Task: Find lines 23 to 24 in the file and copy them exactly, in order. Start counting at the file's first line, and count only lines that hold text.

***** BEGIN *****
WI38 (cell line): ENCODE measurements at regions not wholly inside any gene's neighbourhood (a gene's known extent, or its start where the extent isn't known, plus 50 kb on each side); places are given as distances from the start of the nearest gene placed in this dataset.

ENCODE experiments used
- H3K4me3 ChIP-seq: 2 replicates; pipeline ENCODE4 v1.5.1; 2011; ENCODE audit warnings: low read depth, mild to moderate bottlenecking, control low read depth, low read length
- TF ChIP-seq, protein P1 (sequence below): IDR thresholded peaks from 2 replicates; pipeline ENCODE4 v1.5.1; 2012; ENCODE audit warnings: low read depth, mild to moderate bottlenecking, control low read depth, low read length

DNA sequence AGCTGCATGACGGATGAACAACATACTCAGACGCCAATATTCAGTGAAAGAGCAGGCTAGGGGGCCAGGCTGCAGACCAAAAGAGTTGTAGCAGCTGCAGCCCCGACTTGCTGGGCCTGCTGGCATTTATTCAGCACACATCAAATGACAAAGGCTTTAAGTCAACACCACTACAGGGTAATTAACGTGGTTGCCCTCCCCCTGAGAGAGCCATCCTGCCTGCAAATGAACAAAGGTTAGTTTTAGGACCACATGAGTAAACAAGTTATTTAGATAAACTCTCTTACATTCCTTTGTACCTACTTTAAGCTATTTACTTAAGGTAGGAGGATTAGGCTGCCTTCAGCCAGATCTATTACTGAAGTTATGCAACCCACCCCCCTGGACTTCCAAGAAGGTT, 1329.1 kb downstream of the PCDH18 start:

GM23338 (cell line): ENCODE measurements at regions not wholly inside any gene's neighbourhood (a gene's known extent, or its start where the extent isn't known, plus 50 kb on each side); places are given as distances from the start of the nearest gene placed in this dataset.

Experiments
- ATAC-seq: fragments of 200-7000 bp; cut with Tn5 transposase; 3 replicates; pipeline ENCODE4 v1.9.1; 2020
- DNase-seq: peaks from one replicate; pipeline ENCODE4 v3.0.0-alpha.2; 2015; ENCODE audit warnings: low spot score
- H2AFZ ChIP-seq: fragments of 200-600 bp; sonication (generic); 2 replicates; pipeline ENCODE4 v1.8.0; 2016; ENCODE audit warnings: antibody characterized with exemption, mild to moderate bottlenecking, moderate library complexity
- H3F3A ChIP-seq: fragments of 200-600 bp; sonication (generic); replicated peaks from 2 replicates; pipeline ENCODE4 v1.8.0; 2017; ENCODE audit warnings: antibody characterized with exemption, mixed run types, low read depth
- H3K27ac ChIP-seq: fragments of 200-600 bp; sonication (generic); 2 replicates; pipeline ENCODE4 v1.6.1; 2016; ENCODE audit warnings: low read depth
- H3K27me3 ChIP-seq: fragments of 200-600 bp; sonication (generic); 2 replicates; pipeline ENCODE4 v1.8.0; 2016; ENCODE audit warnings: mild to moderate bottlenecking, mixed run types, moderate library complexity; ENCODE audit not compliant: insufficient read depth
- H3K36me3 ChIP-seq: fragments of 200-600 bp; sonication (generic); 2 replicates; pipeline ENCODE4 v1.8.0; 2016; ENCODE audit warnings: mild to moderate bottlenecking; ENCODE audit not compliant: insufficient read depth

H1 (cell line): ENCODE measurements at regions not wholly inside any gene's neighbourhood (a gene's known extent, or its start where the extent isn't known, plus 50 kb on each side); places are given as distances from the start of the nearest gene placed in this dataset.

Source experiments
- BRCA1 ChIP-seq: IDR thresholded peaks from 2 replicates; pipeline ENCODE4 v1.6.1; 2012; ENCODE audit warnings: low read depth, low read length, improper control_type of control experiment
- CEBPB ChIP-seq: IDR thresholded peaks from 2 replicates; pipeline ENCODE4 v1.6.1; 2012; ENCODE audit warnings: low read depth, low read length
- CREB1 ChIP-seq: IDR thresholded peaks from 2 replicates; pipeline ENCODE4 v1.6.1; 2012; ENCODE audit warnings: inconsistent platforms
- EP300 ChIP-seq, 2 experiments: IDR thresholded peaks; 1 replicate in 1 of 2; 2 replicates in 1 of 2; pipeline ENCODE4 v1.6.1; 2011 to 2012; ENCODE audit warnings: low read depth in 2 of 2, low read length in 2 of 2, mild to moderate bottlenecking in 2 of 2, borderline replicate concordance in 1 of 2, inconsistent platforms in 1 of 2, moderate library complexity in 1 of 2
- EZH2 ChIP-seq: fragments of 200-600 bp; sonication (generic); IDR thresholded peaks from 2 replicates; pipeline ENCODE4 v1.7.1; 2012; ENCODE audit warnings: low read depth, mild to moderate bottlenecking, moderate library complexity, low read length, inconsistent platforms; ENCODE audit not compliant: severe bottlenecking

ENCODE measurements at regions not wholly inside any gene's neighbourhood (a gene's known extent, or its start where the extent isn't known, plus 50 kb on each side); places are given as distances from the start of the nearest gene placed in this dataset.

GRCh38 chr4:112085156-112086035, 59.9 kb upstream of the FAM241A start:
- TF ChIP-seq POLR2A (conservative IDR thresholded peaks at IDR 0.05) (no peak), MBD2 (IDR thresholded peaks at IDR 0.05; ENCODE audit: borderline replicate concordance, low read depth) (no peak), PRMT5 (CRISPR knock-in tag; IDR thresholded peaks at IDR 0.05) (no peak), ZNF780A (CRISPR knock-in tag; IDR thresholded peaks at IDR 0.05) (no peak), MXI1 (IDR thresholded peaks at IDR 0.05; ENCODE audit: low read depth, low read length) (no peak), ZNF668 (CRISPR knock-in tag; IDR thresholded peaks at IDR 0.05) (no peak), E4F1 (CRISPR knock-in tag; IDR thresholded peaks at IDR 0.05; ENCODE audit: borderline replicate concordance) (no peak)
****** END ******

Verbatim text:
GRCh38 chr4:112085156-112086035, 59.9 kb upstream of the FAM241A start:
- TF ChIP-seq POLR2A (conservative IDR thresholded peaks at IDR 0.05) (no peak), MBD2 (IDR thresholded peaks at IDR 0.05; ENCODE audit: borderline replicate concordance, low read depth) (no peak), PRMT5 (CRISPR knock-in tag; IDR thresholded peaks at IDR 0.05) (no peak), ZNF780A (CRISPR knock-in tag; IDR thresholded peaks at IDR 0.05) (no peak), MXI1 (IDR thresholded peaks at IDR 0.05; ENCODE audit: low read depth, low read length) (no peak), ZNF668 (CRISPR knock-in tag; IDR thresholded peaks at IDR 0.05) (no peak), E4F1 (CRISPR knock-in tag; IDR thresholded peaks at IDR 0.05; ENCODE audit: borderline replicate concordance) (no peak)